SHARE
Lasith Dias
Lasith Dias

Sri Lankan roads are to see a new set of wheels in the form of a locally developed trishaw that is to be introduced to the market by the end of the year.

The trishaw, which is to hit the roads under the brand name ‘Macro’, has been developed and designed locally and is to be handed over to the Registrar of Motor Vehicles (RMV) for approval.

The trishaw, whose body and chassis have been designed and made in Sri Lanka by Dilma Auto Trading, Malabe is to be released to the market by the end of the year. The trishaw, according to Managing Director, Dilma Auto Trading, Lasith Dias stated that the trishaw has been modeled with the basic facilities of a car.

A sum of Rs. 20 million has been invested for the production of Macro trishaws at the moment. “We will have to increase our investment as we develop. Right now, we have received orders for 400 trishaws, which would be produced once we get the nod of the RMV,” Dias added.

The main aspect of the three-wheeler is the manner in which its chassis has been designed taking safety precautions to minimize damage. Dias stated that this model has a chassis which extends to the front portion of the vehicle, and is designed to absorb the shock due to a head on collision. “The chassis extends up to the handle, which will prevent the trishaw from being squashed,” he said.

Accordingly, the three-wheeler is more than just another trishaw and includes several features unique to itself. The features include keyless ignition system, reverse sensors, adjustable rider’s seat among several others.

The trishaw, which is expected to be sold at Rs. 475,000 also boasts of a 200CC engine, comfy cushions, and an audio set with speakers. “Generally, the buyer gets a basic trishaw for Rs.525,000 and has to spend additional money to customize the vehicle. However, we provide the complete vehicle where the buyer does not have to spend a single cent additionally. All he has to do is buy and ride,” Dias said.

The vehicle gained prominence when it was displayed at the recently concluded Colombo Motor Show at the BMICH. “We bring down custom-made parts for the vehicle. However, in the long run we hope to include local entrepreneurs to provide their support in providing the necessary accessories that are made locally.

“There are companies that manufacture tires, windscreens and several other accessories in Sri Lanka. However, we are importing them at the moment because we need to look at the quality. We are currently holding discussions with several companies and organizations and will involve them in the manufacturing process in the future,” he said.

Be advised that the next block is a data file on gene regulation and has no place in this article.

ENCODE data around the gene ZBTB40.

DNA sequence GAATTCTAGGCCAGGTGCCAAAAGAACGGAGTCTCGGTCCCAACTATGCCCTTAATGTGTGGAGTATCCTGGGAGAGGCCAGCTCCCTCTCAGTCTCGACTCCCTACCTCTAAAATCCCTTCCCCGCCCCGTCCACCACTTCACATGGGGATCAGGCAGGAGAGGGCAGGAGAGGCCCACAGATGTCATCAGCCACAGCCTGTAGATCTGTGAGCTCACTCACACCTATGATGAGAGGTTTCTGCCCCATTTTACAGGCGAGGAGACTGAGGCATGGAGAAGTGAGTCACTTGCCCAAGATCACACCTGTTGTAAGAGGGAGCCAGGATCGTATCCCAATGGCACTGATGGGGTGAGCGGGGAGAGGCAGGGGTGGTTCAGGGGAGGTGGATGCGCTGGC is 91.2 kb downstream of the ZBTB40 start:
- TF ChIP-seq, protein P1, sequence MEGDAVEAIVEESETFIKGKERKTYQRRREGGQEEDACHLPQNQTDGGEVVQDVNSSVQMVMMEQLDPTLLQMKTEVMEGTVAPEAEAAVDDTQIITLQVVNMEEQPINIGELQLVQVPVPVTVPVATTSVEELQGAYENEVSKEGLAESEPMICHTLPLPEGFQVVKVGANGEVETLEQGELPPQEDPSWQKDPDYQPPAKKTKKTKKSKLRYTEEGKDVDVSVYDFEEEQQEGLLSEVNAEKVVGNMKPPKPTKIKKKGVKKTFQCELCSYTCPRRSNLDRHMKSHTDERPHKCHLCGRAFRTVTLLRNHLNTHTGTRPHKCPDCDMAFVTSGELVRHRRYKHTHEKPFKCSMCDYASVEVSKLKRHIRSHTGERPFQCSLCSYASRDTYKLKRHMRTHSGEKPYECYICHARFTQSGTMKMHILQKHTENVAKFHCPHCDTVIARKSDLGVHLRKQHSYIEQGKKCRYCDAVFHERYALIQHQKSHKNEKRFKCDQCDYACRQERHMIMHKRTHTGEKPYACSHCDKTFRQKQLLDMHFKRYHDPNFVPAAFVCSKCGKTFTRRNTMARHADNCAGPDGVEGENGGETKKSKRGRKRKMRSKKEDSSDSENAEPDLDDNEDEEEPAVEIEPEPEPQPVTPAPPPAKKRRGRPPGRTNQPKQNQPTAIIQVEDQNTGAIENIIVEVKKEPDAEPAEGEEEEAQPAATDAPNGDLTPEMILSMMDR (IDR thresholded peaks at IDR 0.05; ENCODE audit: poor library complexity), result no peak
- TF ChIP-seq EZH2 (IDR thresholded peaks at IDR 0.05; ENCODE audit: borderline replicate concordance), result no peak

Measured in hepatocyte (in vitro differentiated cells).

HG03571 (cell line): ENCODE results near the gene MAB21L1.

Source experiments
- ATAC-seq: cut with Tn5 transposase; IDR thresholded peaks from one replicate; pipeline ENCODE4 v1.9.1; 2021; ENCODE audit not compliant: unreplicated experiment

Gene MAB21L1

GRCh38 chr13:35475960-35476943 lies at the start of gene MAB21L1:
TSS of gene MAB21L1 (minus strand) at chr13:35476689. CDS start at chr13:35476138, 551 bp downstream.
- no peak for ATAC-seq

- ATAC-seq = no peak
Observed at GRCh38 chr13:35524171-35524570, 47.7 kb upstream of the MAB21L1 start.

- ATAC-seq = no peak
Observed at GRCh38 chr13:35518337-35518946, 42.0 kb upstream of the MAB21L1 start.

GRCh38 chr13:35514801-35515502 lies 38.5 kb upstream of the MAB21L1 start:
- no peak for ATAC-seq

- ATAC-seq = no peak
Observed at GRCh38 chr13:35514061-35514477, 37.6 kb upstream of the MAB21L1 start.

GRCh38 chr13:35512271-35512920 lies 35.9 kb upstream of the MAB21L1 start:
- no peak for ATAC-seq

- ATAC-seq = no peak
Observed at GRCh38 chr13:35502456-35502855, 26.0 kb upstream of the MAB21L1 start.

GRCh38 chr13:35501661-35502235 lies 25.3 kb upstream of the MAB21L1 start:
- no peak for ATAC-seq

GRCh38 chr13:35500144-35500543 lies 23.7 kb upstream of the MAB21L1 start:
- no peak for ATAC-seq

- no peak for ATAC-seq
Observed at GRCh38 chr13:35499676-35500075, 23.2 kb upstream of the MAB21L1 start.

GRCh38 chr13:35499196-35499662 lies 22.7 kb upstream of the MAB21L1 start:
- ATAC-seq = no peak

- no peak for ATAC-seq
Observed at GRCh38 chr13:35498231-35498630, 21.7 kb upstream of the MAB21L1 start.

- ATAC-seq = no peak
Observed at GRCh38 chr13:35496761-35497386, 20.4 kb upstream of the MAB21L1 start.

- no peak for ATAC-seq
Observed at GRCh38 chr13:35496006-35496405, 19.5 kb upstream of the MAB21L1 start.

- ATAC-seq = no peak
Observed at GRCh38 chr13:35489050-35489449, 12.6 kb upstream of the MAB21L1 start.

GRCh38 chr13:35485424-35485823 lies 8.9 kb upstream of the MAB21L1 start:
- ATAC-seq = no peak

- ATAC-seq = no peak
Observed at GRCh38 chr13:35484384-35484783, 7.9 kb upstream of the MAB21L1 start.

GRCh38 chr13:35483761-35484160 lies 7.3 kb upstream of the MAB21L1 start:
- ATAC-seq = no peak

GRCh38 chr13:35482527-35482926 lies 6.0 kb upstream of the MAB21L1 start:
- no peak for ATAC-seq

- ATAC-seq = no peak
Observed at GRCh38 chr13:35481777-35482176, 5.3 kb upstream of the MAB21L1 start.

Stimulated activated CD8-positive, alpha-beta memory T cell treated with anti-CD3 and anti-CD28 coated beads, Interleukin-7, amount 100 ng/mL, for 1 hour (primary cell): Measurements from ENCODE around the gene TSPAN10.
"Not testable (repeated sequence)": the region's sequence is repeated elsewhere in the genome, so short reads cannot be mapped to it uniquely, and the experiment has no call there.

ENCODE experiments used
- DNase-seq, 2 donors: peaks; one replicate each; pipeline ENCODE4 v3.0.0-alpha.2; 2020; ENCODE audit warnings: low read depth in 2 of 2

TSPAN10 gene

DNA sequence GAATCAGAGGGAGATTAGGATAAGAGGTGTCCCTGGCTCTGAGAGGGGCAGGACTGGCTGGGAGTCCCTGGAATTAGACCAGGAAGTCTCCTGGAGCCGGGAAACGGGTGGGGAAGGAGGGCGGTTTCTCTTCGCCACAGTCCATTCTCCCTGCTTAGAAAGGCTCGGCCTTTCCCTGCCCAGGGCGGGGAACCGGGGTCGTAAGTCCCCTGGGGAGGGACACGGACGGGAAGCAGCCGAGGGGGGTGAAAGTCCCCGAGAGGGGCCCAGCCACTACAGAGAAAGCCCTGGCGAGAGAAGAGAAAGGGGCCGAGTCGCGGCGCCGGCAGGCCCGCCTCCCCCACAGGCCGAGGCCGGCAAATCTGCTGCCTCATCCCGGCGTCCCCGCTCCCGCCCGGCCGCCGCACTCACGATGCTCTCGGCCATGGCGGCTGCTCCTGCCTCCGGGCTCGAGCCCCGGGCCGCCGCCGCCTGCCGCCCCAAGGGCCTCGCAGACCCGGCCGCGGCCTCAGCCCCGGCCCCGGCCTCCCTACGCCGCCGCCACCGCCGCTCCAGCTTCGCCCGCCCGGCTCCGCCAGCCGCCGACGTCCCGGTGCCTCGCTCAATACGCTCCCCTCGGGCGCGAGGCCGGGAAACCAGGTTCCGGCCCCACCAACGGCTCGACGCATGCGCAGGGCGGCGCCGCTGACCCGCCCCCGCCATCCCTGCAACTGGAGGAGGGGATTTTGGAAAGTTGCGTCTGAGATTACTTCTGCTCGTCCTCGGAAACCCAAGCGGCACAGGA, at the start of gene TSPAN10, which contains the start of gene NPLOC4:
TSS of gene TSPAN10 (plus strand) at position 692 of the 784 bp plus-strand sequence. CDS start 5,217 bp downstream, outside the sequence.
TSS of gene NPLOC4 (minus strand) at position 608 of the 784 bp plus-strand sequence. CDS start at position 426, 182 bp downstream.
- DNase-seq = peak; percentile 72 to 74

The immediate challenge, however, is to break into a market which already has a million trishaws on the road. “We are confident that we can break into the market. The only aspect which I am skeptical is about the notion people have towards local product.

Pics by Chandana Wijesinghe

First homegrown tuk tuk  (3) First homegrown tuk tuk  (2) First homegrown tuk tuk  (1)

  • Rohan Perera

    Thank you Nation for highlighting this. Unfortunately this is not a very original
    idea. In fact it is a very cheap attempt at copying a Bajaj three-wheeler. Not
    that the Bajaj is an original either. So the Sri Lankan version is a copy of a
    cheap copy. You must surely know that the Bajaj violated a licencing agreement
    with Vespa and went on to manufacture the trishaw. On a technical ground (and
    Indian protectionism) they managed to continue to violate the rights of the
    original Italian design holder. Sorry to have digressed, but in this case, the
    Sri Lankan entrepreneur seems to be a master copy cat. He not only copies the
    design from Bajaj, even the name of his company appears to piggy back the
    “reputation” of another Sri Lankan car “assembly” fraud
    known as Micro! To top it all, this guy has the gumption to call his company
    Dilma. Another cheap attempt to sound similar to the top Sri Lankan brand
    Dilmah tea.

    This is not to say that the Babaj is any great shakes. In fact, the RMV should never
    have allowed the Bajaj three wheeler on Sri Lankan roads because it does not
    meet even the most rudimentary safety standards.

    Thought this might interest
    you:

    http://www.economynext.com/Sharp_edges_of_three_wheeler_taxis_on_Sri_Lanka_s_roads-3-3041-6.html